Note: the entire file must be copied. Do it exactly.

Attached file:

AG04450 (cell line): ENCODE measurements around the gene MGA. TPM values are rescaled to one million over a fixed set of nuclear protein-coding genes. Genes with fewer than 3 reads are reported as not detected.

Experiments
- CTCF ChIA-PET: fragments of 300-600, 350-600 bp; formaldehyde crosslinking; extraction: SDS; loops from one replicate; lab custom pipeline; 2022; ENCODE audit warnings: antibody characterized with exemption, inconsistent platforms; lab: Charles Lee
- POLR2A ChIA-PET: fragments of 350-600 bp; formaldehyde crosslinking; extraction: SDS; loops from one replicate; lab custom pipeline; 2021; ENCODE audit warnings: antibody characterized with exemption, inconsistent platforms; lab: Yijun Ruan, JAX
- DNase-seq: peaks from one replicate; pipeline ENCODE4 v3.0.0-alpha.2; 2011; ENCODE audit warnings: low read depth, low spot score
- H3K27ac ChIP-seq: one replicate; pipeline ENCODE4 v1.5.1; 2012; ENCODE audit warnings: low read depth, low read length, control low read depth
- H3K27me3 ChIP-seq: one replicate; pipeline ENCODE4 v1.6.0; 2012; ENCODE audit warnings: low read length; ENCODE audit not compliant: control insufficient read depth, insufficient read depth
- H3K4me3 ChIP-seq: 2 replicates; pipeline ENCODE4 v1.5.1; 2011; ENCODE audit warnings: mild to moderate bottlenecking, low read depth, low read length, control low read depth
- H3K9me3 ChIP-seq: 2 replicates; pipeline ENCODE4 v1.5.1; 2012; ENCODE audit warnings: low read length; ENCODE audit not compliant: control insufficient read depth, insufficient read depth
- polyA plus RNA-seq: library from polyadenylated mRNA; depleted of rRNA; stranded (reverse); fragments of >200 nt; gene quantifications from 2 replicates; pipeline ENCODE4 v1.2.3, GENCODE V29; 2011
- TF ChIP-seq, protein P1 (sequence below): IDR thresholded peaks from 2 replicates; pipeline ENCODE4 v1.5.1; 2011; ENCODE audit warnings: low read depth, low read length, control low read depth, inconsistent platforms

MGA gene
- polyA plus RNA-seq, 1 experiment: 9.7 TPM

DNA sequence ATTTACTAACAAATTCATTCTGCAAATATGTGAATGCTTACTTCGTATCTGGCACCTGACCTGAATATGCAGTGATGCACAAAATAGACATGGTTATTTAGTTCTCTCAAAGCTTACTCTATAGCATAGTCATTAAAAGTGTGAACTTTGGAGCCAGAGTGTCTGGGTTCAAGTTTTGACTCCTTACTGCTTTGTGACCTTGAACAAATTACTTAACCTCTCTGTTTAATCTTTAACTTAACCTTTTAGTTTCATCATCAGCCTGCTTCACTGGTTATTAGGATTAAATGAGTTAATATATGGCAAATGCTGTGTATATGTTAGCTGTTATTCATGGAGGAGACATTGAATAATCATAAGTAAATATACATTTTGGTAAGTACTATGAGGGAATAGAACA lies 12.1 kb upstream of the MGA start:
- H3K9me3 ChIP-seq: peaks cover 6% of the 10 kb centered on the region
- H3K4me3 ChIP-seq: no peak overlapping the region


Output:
AG04450 (cell line): ENCODE measurements around the gene MGA. TPM values are rescaled to one million over a fixed set of nuclear protein-coding genes. Genes with fewer than 3 reads are reported as not detected.

Experiments
- CTCF ChIA-PET: fragments of 300-600, 350-600 bp; formaldehyde crosslinking; extraction: SDS; loops from one replicate; lab custom pipeline; 2022; ENCODE audit warnings: antibody characterized with exemption, inconsistent platforms; lab: Charles Lee
- POLR2A ChIA-PET: fragments of 350-600 bp; formaldehyde crosslinking; extraction: SDS; loops from one replicate; lab custom pipeline; 2021; ENCODE audit warnings: antibody characterized with exemption, inconsistent platforms; lab: Yijun Ruan, JAX
- DNase-seq: peaks from one replicate; pipeline ENCODE4 v3.0.0-alpha.2; 2011; ENCODE audit warnings: low read depth, low spot score
- H3K27ac ChIP-seq: one replicate; pipeline ENCODE4 v1.5.1; 2012; ENCODE audit warnings: low read depth, low read length, control low read depth
- H3K27me3 ChIP-seq: one replicate; pipeline ENCODE4 v1.6.0; 2012; ENCODE audit warnings: low read length; ENCODE audit not compliant: control insufficient read depth, insufficient read depth
- H3K4me3 ChIP-seq: 2 replicates; pipeline ENCODE4 v1.5.1; 2011; ENCODE audit warnings: mild to moderate bottlenecking, low read depth, low read length, control low read depth
- H3K9me3 ChIP-seq: 2 replicates; pipeline ENCODE4 v1.5.1; 2012; ENCODE audit warnings: low read length; ENCODE audit not compliant: control insufficient read depth, insufficient read depth
- polyA plus RNA-seq: library from polyadenylated mRNA; depleted of rRNA; stranded (reverse); fragments of >200 nt; gene quantifications from 2 replicates; pipeline ENCODE4 v1.2.3, GENCODE V29; 2011
- TF ChIP-seq, protein P1 (sequence below): IDR thresholded peaks from 2 replicates; pipeline ENCODE4 v1.5.1; 2011; ENCODE audit warnings: low read depth, low read length, control low read depth, inconsistent platforms

MGA gene
- polyA plus RNA-seq, 1 experiment: 9.7 TPM

DNA sequence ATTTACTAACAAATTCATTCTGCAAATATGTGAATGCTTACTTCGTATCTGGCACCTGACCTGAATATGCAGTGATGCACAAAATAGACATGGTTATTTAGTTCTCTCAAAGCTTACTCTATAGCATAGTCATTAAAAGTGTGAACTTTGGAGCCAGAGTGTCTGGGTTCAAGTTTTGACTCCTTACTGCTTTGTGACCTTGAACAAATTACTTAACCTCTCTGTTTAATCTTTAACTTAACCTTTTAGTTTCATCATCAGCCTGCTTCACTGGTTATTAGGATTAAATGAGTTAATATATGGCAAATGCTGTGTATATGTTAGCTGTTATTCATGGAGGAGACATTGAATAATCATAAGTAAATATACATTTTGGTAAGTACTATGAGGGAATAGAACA lies 12.1 kb upstream of the MGA start:
- H3K9me3 ChIP-seq: peaks cover 6% of the 10 kb centered on the region
- H3K4me3 ChIP-seq: no peak overlapping the region